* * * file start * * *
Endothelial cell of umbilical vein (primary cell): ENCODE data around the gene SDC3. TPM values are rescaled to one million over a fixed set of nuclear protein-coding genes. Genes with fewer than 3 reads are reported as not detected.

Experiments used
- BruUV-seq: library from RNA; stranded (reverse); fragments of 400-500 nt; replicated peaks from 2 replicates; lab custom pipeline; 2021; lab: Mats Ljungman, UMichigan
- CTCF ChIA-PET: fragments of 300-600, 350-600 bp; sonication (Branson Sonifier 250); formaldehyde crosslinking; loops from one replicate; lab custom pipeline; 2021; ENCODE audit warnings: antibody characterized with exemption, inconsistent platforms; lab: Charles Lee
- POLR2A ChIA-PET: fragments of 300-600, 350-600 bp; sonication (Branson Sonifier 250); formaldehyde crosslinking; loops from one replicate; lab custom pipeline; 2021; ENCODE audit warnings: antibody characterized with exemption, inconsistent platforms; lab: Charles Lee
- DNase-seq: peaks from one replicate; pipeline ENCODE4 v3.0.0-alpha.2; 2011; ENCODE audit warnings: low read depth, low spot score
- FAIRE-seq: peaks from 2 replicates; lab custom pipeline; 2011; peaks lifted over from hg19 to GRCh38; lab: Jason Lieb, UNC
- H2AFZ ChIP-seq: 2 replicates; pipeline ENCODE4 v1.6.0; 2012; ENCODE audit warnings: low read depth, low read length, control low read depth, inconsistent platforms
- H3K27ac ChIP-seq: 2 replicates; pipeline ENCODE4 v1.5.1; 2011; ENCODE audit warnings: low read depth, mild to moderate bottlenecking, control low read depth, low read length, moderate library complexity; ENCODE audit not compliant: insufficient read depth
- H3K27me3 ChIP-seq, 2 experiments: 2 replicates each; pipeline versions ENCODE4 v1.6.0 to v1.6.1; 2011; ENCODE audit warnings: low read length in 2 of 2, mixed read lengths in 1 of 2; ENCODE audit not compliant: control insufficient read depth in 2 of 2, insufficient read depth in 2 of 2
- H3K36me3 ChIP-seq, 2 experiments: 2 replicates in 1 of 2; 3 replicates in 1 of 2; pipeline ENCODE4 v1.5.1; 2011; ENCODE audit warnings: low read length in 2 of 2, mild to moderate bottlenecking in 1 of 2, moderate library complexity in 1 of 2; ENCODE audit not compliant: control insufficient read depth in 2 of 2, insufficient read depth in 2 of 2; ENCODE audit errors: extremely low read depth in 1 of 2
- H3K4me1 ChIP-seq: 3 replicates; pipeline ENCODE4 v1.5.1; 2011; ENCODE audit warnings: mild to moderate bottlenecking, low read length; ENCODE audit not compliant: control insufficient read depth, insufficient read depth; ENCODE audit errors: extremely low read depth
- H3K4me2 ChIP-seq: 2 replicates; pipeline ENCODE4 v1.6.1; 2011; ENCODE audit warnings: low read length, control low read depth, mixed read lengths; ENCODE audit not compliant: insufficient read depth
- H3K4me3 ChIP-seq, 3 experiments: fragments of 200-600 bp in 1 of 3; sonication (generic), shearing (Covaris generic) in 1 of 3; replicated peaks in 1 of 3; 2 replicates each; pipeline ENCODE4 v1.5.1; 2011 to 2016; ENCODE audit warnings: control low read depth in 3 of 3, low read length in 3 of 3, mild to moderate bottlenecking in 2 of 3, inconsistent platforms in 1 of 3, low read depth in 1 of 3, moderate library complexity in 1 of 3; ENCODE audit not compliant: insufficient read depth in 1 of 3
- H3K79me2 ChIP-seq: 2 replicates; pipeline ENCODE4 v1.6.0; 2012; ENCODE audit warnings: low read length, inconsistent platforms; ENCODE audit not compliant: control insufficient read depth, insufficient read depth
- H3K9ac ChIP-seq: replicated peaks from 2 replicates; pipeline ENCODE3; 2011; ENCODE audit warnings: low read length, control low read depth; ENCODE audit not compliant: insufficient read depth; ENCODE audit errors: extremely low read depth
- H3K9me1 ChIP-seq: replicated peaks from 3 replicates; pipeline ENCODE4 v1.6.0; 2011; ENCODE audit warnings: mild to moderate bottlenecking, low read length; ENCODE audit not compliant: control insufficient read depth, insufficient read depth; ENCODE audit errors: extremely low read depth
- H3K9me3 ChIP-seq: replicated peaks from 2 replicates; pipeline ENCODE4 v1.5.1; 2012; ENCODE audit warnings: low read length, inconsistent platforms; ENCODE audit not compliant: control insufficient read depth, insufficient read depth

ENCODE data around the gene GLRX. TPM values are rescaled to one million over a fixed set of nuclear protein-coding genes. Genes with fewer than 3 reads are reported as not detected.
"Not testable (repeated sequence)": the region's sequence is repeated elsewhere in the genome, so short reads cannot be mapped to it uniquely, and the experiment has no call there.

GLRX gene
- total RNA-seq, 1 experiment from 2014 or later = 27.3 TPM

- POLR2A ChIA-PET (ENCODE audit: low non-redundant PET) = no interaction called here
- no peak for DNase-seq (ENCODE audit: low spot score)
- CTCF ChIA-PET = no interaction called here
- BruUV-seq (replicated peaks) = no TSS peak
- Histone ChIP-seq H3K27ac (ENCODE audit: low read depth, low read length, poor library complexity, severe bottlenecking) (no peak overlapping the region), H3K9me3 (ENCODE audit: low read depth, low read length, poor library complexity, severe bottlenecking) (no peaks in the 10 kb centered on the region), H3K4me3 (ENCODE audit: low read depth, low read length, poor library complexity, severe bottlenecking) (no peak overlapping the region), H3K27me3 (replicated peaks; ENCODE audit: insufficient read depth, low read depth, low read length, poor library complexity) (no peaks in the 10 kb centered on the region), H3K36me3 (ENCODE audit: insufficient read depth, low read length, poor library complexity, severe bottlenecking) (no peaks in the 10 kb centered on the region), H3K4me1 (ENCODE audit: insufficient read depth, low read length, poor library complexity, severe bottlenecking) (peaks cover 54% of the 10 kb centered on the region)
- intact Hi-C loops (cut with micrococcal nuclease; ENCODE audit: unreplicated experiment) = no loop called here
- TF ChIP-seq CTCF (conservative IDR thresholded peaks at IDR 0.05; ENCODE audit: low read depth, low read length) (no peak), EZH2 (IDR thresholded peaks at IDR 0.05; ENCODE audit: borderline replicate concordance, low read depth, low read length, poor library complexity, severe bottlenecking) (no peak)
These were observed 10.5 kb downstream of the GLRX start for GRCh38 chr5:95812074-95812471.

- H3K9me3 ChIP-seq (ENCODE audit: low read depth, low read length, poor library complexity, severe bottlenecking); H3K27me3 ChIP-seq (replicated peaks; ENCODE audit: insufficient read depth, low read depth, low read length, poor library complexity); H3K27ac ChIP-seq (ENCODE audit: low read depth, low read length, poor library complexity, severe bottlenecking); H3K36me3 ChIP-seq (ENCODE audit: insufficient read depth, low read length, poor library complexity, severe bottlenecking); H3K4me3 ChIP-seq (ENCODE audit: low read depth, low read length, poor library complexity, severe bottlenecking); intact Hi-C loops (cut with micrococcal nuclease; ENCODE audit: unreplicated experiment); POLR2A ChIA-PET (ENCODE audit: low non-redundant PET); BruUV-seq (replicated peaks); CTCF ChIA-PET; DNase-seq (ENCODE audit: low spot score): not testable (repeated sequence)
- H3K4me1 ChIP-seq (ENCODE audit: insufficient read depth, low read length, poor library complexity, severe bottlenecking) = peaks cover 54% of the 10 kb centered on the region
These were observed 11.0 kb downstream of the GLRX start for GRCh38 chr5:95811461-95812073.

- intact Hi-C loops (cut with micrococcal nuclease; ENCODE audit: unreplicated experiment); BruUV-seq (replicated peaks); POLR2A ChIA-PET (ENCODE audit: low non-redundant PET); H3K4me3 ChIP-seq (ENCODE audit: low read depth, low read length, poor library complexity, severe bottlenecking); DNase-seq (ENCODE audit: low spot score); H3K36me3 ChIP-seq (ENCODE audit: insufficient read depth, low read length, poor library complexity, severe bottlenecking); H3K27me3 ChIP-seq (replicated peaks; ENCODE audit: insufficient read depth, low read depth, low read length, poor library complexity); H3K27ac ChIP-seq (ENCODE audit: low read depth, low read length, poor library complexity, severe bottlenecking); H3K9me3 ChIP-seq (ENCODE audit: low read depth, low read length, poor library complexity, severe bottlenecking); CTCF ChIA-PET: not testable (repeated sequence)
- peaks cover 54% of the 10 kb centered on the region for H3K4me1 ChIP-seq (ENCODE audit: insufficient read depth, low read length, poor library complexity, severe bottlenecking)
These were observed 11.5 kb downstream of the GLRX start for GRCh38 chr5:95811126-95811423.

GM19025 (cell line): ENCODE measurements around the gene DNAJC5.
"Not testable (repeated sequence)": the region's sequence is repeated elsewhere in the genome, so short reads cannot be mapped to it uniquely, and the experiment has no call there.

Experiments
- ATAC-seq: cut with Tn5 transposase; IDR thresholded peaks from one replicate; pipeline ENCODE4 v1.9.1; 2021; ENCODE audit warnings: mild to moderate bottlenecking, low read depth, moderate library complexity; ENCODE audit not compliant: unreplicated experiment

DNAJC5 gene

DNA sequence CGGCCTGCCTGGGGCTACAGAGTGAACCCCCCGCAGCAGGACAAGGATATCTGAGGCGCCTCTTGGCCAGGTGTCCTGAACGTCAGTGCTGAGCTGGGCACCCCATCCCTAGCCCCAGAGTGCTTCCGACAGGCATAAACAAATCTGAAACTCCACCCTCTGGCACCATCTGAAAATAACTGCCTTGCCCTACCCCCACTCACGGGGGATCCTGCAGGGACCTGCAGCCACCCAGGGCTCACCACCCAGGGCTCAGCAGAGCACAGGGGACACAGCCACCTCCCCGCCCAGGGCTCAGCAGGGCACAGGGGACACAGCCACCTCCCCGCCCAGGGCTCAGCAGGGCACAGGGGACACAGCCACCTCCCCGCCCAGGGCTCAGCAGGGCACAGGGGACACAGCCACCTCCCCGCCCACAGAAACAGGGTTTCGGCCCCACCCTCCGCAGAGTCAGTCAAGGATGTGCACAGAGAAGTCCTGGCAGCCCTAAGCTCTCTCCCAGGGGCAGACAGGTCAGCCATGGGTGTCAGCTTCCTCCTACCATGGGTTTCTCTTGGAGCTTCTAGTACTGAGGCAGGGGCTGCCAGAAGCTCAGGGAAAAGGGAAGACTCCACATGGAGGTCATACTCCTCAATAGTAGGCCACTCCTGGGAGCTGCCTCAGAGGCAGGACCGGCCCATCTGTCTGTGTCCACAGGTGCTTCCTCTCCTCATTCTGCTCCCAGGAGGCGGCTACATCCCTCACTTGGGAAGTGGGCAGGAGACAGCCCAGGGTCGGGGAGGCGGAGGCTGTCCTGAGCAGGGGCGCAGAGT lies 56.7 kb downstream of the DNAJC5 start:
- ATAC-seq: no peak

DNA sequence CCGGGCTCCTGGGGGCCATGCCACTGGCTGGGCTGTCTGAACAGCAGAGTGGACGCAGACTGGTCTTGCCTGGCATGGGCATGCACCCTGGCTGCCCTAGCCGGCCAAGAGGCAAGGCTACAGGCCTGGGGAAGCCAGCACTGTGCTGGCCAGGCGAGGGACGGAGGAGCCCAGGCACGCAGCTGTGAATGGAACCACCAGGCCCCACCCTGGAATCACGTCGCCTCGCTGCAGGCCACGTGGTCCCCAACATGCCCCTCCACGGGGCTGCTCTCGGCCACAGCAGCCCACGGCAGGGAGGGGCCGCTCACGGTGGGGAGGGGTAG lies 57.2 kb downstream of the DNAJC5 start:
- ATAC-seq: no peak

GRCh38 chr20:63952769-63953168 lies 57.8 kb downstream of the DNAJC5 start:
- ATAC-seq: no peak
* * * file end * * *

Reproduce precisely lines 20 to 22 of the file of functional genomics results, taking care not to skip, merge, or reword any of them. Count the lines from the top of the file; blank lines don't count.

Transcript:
"Not testable (repeated sequence)": the region's sequence is repeated elsewhere in the genome, so short reads cannot be mapped to it uniquely, and the experiment has no call there.

GLRX gene
- total RNA-seq, 1 experiment from 2014 or later = 27.3 TPM